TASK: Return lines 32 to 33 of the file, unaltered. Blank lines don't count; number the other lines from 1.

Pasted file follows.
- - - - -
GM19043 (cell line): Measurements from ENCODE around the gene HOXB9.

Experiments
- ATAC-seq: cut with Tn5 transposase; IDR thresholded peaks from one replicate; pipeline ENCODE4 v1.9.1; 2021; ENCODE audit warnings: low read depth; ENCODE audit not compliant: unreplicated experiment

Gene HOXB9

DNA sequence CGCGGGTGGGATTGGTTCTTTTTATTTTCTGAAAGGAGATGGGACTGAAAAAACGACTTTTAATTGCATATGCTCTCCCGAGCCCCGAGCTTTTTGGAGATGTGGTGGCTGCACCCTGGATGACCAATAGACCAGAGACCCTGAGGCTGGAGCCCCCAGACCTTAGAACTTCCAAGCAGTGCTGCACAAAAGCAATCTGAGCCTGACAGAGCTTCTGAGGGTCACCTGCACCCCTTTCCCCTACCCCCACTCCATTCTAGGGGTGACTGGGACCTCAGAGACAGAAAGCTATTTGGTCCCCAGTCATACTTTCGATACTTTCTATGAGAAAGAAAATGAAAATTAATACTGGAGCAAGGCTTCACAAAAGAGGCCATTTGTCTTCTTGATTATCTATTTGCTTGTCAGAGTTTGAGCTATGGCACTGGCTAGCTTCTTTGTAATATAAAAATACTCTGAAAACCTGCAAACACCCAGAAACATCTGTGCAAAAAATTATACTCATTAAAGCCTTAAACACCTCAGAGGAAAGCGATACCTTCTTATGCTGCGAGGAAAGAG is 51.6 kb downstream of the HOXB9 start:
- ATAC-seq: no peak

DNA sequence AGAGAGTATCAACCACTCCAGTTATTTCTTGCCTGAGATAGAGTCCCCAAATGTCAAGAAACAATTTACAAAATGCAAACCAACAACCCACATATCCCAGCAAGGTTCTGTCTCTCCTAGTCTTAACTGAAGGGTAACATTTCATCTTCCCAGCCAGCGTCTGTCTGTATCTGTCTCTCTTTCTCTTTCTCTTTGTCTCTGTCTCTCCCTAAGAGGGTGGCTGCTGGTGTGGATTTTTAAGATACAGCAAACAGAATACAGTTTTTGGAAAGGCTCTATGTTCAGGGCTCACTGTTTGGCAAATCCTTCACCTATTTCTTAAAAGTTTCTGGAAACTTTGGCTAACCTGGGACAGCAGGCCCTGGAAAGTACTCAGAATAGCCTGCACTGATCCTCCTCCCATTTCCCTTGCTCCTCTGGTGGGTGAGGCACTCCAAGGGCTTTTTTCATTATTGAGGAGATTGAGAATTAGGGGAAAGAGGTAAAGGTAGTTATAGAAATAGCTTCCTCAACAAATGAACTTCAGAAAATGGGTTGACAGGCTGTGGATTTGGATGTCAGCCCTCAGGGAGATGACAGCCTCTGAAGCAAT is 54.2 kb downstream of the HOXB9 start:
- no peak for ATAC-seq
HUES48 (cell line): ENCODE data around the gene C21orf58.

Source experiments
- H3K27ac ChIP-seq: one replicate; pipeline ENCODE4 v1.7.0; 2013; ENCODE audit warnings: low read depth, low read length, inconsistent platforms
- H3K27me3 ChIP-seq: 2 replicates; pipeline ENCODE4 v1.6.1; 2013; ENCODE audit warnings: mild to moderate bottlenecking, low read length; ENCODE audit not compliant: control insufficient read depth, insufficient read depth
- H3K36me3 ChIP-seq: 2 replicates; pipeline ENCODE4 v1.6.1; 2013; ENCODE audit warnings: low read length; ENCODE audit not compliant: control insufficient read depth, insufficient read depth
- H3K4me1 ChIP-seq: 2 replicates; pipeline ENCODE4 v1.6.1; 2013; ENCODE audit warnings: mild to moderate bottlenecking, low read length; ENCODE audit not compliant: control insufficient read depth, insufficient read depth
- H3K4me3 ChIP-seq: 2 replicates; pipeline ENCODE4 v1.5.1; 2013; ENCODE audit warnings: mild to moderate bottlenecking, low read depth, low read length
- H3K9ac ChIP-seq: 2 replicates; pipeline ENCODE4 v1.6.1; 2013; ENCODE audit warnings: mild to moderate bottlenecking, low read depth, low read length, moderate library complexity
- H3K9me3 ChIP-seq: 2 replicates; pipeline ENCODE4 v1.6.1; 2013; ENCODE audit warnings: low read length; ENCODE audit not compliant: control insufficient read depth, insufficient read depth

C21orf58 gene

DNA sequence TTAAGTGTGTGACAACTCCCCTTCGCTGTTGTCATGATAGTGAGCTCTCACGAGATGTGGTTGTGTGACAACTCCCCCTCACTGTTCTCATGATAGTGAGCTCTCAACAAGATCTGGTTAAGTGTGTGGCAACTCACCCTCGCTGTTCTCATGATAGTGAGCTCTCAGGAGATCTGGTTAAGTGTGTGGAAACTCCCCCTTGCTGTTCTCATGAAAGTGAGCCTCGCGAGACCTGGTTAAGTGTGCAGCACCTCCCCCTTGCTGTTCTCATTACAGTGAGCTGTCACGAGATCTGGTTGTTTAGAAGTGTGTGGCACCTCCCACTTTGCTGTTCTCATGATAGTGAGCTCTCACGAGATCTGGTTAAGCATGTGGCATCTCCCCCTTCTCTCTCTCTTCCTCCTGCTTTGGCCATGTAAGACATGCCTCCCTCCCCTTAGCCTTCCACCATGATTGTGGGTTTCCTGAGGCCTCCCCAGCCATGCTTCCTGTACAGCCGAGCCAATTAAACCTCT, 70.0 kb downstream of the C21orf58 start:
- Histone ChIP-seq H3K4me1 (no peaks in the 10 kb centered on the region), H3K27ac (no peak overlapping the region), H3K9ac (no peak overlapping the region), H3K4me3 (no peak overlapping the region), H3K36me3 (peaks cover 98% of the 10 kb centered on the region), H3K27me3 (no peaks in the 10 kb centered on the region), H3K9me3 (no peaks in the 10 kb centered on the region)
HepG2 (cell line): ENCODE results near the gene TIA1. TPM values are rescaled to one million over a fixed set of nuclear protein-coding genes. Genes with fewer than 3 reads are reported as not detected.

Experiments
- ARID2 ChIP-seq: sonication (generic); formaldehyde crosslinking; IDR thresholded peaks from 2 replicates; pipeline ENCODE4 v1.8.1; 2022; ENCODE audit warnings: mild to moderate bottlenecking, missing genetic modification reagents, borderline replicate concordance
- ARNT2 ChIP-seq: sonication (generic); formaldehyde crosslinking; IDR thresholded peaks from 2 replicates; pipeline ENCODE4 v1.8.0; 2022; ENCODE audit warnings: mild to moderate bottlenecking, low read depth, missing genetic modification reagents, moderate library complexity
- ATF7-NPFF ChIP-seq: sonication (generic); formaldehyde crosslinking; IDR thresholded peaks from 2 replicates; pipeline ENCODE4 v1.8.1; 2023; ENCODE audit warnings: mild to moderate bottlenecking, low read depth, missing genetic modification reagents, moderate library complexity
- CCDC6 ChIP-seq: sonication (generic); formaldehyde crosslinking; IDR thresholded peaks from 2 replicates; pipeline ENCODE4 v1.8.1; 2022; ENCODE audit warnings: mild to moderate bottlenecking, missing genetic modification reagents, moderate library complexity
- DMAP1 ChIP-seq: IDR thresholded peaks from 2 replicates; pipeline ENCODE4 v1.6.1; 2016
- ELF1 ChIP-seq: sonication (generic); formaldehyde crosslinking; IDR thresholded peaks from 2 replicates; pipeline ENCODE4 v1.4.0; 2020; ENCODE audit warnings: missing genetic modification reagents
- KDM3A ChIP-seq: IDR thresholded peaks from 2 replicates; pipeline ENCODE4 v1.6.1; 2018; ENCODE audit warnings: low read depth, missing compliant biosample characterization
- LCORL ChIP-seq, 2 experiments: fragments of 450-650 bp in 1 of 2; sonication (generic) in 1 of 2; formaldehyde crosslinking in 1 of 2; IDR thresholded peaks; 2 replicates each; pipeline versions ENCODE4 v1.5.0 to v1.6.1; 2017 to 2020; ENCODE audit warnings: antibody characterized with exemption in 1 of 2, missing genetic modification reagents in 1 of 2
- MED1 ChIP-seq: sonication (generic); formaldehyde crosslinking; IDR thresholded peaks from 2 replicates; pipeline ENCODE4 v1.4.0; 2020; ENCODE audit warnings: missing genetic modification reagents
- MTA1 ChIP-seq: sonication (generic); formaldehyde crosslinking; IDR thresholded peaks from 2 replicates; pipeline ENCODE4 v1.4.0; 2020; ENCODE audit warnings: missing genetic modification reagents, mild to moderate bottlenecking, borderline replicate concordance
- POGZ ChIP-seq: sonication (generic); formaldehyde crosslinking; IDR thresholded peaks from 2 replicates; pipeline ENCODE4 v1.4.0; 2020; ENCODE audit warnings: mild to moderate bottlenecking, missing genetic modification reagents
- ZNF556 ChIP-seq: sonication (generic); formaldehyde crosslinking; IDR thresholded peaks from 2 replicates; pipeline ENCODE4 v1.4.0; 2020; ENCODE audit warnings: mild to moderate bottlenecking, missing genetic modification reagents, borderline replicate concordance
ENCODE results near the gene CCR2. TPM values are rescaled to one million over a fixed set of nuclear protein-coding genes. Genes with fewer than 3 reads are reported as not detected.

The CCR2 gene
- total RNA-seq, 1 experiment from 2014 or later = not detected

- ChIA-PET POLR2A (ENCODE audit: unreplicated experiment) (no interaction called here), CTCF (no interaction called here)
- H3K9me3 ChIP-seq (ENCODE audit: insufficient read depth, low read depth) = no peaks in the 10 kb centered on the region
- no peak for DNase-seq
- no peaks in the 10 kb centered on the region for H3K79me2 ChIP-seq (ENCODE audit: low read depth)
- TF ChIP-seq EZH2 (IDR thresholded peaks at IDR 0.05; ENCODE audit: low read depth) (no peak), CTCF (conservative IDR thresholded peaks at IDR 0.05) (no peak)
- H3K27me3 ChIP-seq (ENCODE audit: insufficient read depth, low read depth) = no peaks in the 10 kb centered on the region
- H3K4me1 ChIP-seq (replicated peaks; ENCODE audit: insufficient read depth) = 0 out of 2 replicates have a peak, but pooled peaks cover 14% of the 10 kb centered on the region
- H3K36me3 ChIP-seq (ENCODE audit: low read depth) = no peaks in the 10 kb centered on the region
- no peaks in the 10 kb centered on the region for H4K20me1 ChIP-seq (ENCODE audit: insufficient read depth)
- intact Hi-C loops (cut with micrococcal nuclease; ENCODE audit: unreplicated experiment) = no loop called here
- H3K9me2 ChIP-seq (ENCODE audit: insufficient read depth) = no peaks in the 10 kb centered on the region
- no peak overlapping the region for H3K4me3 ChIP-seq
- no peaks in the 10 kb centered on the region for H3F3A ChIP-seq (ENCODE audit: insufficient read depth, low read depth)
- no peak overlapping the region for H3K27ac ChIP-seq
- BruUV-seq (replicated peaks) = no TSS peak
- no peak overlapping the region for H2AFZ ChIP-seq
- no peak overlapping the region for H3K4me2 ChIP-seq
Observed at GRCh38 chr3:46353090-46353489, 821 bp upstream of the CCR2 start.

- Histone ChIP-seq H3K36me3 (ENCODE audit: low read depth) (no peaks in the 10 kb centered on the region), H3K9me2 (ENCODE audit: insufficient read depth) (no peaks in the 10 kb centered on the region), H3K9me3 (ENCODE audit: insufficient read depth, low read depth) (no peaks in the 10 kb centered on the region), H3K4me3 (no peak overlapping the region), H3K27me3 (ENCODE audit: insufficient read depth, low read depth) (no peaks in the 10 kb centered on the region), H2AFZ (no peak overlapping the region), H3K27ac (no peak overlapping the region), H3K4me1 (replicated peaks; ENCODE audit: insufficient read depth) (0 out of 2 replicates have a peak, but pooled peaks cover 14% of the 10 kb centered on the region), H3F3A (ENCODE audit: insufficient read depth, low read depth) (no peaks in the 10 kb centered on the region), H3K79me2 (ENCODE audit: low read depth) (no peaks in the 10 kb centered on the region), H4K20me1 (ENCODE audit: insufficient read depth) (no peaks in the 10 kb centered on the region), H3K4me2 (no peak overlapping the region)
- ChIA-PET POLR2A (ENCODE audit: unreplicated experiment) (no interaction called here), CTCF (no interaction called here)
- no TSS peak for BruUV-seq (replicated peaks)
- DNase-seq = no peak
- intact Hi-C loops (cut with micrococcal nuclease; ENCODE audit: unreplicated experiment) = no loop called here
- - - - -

- MTA1 ChIP-seq: sonication (generic); formaldehyde crosslinking; IDR thresholded peaks from 2 replicates; pipeline ENCODE4 v1.4.0; 2020; ENCODE audit warnings: missing genetic modification reagents, mild to moderate bottlenecking, borderline replicate concordance
- POGZ ChIP-seq: sonication (generic); formaldehyde crosslinking; IDR thresholded peaks from 2 replicates; pipeline ENCODE4 v1.4.0; 2020; ENCODE audit warnings: mild to moderate bottlenecking, missing genetic modification reagents